“Oh, is everything okay?”

“No, not really,” I said. “We’ve got to hurry back. There’s a lot of work to be done. How much do I owe you for the snacks?”

“Oh, um… well, the owner thought you ran off on me with the bill so he didn’t charge me. I tried to pay, but he wouldn’t take my money.”

Of course, that’s what happened. Everyone was much too nice to Cassia. I sighed. “If you only came with me to get the pumpkins too. I really could have used your presence.”

“Ah… well then he started talking with me, and since he wouldn’t take my money, I felt bad about leaving abruptly.”

As if on cue, we passed by the snack bar, and the owner popped his head out, locking gaze with me. He then saw Cassia and looked back at me, frowning with distaste. I then realized that I had been to his snack bar with both Charm and Elsa, as well. Oops.

* * *

Charm and Elsa were cleaning the bar area when we returned to the tavern. 

“Listen up,” I said. “Something terrible has happened, and we are now in a dire situation. I hereby call an Official Tavern Emergency of The Highest Order!”

Both Elsa and Charm stopped what they were doing and headed to the staff dining table. Cassia seemed a little surprised and uncertain of what to do, but she quickly joined them at the table. 

I stood at the front of the table with my arms crossed. “Let the record show that all staff members are in attendance for this emergency meeting.”

“There are no records being kept, Master.”

“Well, they are in my head!”

Cassia looked worried. “What could have happened?”

“Don’t get too excited,” Elsa said. “Last time Heru called a ‘tavern emergency’, it was because he couldn’t find his socks.”

“They were my favorite socks! And they’re still missing by the way! Anyway, that’s all beside the point. I have terrible news to share with you, my Tipsy Pelican comrades!” I leaned forward, giving each of them my somber gaze to let them know the seriousness of the situation. 

Elsa smiled.

Charm looked as placid as ever.

Cassia was filled with worry.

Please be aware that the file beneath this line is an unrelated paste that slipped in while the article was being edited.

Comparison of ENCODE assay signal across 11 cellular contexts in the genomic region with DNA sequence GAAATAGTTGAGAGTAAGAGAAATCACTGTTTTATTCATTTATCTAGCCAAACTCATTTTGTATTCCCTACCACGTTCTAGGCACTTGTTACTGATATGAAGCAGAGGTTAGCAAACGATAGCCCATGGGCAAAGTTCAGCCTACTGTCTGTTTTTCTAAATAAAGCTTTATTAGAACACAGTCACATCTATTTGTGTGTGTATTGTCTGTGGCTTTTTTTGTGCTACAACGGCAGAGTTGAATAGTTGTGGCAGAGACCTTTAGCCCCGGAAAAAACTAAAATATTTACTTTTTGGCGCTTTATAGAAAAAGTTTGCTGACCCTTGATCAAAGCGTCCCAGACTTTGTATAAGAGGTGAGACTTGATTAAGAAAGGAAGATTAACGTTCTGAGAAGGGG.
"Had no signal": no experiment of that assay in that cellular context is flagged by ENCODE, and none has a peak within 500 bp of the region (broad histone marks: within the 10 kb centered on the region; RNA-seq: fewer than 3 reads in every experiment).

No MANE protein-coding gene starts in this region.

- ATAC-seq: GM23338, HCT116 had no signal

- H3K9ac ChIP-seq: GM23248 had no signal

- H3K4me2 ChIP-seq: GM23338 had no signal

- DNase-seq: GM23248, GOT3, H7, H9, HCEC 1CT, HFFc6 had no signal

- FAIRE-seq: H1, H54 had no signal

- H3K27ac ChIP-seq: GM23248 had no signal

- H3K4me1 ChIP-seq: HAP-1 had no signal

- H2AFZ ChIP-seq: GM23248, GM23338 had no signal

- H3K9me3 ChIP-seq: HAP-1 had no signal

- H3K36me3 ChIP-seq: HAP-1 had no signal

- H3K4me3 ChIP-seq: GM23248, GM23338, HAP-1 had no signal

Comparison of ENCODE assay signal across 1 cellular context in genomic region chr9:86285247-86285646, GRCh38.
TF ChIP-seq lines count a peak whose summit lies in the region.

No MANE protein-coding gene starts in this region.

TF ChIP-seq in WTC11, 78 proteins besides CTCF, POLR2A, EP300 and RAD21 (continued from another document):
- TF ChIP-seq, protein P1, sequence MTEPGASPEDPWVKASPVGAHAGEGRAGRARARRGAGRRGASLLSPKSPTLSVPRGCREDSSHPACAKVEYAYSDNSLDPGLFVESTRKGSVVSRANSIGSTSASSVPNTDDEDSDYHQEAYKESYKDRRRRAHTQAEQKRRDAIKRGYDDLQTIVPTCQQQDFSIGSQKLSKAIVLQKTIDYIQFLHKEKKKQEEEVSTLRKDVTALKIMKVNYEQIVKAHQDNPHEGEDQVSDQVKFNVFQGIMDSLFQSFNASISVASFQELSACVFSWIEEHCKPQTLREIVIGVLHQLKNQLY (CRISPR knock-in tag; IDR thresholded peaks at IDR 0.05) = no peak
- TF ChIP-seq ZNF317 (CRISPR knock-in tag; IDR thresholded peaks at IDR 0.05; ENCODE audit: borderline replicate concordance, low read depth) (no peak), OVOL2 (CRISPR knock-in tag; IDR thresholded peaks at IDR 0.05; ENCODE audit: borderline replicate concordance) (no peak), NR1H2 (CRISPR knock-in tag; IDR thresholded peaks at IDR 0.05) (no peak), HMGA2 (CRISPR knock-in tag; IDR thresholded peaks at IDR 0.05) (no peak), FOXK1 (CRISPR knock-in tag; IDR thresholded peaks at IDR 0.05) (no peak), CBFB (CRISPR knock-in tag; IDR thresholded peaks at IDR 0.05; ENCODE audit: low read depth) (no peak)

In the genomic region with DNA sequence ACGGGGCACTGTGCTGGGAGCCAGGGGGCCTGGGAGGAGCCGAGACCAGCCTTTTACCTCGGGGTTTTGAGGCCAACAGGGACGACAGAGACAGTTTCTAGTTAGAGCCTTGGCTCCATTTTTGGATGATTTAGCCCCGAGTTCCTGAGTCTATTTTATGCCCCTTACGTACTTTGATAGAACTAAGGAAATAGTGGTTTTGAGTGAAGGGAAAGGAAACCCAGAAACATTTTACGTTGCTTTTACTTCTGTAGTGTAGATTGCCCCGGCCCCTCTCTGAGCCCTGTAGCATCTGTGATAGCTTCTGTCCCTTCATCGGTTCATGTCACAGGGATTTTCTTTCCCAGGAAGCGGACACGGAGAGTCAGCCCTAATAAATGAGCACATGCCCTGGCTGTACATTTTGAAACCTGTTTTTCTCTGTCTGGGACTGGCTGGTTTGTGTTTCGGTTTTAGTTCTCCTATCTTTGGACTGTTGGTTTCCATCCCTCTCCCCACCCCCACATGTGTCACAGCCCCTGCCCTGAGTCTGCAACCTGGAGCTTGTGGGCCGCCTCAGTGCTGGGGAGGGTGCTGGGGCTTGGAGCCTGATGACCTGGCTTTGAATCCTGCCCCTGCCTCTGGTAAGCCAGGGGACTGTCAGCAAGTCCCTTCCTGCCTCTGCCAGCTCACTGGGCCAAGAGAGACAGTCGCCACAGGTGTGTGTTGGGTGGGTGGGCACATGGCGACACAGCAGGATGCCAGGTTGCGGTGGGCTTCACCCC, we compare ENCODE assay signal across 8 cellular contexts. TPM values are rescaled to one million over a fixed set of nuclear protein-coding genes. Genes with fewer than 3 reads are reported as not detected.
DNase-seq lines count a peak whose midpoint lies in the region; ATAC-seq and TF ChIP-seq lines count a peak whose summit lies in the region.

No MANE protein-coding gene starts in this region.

“The cinnamon-infused pumpkin ale cannot be our entrant to the Summerfest’s Brewmaster’s Ale Cup!” I said. 

“I guess that is an emergency in a way…”

“What is Master saying exactly?”

“That’s terrible. What’s wrong with the pumpkin ale?”

“Cinnamon is not a desirable taste in the summer heat,” I said. “Perhaps it could be something to try in winter, but not now.”

“Will we enter the Honeydew Lager then?” Elsa asked.

Charm nodded.

I shook my head. “No true brewmaster re-enters previous brews, and neither will we.”

“Master,” Charm said with a hint of worry. “Beer takes a week to ferment and a week to carbonate. We will not have enough time to make another batch. In addition, although we have plenty of grain and hops, we do not have any other ingredients to create something new.”

I grinned. “In less than an hour, the cranky pumpkin man will arrive with a cartload of fresh pumpkins.”

“Heru’s still going to make a pumpkin ale?” Elsa said. 

“Not just me. It’s all hands on deck! Every second will count now if we want to make it on time. But this time, it won’t be cinnamon as the final ingredient. We’ll be using vanilla.”

“Vanilla?” Charm said with an arched brow. 

“A common ingredient that we have plenty of. The smoothness of the pumpkin will combine with the smoothness of the vanilla to create a highly desirable and highly drinkable ale!” I dropped my voice for emphasis on this last point: “And most importantly, it’ll be served extra cold.”

“Mmm, that does sound good,” Elsa said. 

“I’ll help in any way I can, Arch-don,” Cassia said, standing. “Just tell me what I can do.”

I nodded. “Cassia, I want you to bring six bags of grain down to the basement. Elsa, start milling it as Cassia brings it to you. Charm, heat the oven and start the kettle fire. We’ll need to bake the pumpkins first then add it to the mash.” 

“Let’s do this!” Elsa said with an energetic fist pump. Then Cassia and Elsa disappeared into the storage room to gather the grains. 

Charm rose from her seat but did not leave right away. “Master,” she said once the other girls were out of earshot. “The problem of the brewing time is still unresolved. The competition is in nine days. At best, the fermentation will be complete, but there will not be enough time for the carbonation. The beer will be flat.”

I grinned. “Don’t you know who I am?”

“Master is Archibold Stormblo-“

I clasped over her mouth. “Don’t say it so simply!” 

“Mester sked m-” Charm mumbled behind my hand.

“Yes, I know what I asked! It was a rhetorical question.”

Charm said nothing but gave me her signature half-lidded gaze. 

“I’m saying, trust me, Charm,” I said, putting my hand on her shoulder. “I’m not going to make a stale ale. We’re going to win that trophy.”

A moment passed, and I snatched my hand away as I realized I had touched her without thinking. She was looking at me, and for a moment I thought we might have another disagreement. It’d been over a year since we’d come to Meritas, and she had been unhappy with me since before we arrived. 

But she did not disagree or sulk. She merely took her time to stare into my eyes, then with a nod, she said, “I trust you.”

With that, she turned and headed to the basement to start the kettle fires.